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Work Conversation in a Park
Department of Paintings: English painting
Conversation in a Park
© 2007 Musée du Louvre / Angèle Dequier
This picture, an early work by Gainsborough, shows the impact of French art, a dominant influence in England at this time. The scene falls into the category of the conversation piece, a genre characteristic of English art in the eighteenth century and particularly popular in its first half.
A seduction scene exhibiting various influences
The iconography of this picture is fairly simply. A young man, sitting on a bench next to a young woman, holds a book in his hand. The man is a young aristocrat (as can be deduced from his sword) and is clearly in the midst of courting his companion. The setting is typical for a Gainsborough painting, with a bench and a wooded background.
Gainsborough often painted couples. However, these young people seem somewhat stiff, more like puppets than actual people, and the whole picture brings together the most conventional aspects of seduction scenes in painting. He seems visibly agitated, with his legs crossed and his right hand stretched out towards his companion. The young woman in her pastel-pink dress, on the other hand, who seems scarcely to respond to the young man, appears more composed, her face turned towards the painter.
This painting is indicative of the influence of French art on English aesthetics in the eighteenth century. Works by Watteau, Philip Mercier, and Nicolas Lancret quickly became known in England, especially as they were reproduced in engravings.
Gainsborough's talent for landscape painting is apparent here in the romantic, wooded background that frames the scene. Gainsborough's technique consisted of applying colors in one simple layer; he also mixed his paints with more oil than was usual, thereby increasing the luminosity of the canvas.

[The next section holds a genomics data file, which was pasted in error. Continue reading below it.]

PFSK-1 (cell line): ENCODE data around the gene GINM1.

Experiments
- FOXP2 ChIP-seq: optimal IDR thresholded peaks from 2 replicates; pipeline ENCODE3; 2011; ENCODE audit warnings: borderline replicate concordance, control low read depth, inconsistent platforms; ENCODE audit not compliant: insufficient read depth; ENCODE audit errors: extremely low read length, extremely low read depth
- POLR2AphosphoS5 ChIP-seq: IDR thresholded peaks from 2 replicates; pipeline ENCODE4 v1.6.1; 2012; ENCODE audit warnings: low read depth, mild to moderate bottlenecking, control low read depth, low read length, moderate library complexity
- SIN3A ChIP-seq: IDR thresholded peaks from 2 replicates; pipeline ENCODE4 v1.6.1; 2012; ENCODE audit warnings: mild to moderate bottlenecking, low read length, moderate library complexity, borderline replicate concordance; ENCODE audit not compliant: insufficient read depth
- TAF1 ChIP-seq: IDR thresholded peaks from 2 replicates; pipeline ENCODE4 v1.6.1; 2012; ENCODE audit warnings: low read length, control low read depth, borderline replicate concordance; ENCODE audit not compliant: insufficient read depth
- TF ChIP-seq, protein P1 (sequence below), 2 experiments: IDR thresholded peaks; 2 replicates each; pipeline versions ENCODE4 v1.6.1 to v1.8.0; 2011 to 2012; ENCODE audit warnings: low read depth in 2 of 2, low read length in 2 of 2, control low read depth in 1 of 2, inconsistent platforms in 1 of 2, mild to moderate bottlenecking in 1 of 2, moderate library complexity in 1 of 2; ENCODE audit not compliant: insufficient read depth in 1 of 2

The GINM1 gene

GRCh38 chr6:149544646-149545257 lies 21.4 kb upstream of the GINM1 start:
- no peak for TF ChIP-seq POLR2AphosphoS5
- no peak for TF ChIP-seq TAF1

A typical conversation piece
The "conversation piece" began life in the 1720s. The genre adapted the French Rococo conventions for portraiture, but was mainly a response to the renewal of English artistic and cultural life in the eighteenth century. It rapidly became very popular. The genre allows an informal portrait to be made of a group of people, with figures usually presented to the viewer in a more spontaneous manner instead of being depicted in traditional poses.
Gainsborough: a countryman in London
Gainsborough made a name for himself very quickly in London, where, at the age of twenty-one, he was invited to exhibit alongside the most famous names of the time. He was a student of Hayman and Gravelot, a French draughtsman who had settled in London, and he opened his first studio in 1745. After moving to Suffolk, Gainsborough began to concentrate on landscape painting. The genre took up much of his time in the studio and outdoors, although he continued to paint portraits. In 1777 he painted his first portraits of the royal family, and in 1783 he was one of the founding members of the Royal Academy.
Thomas GAINSBOROUGH (Sudbury, Suffolk, 1727-London, 1788)
Conversation in a Park
Oil on canvas
H. 73 cm; L. 68 cm
Gift of Pierre Bordeaux-Groult, 1952
Portrait présumé de l'artiste et de sa femme Margaret
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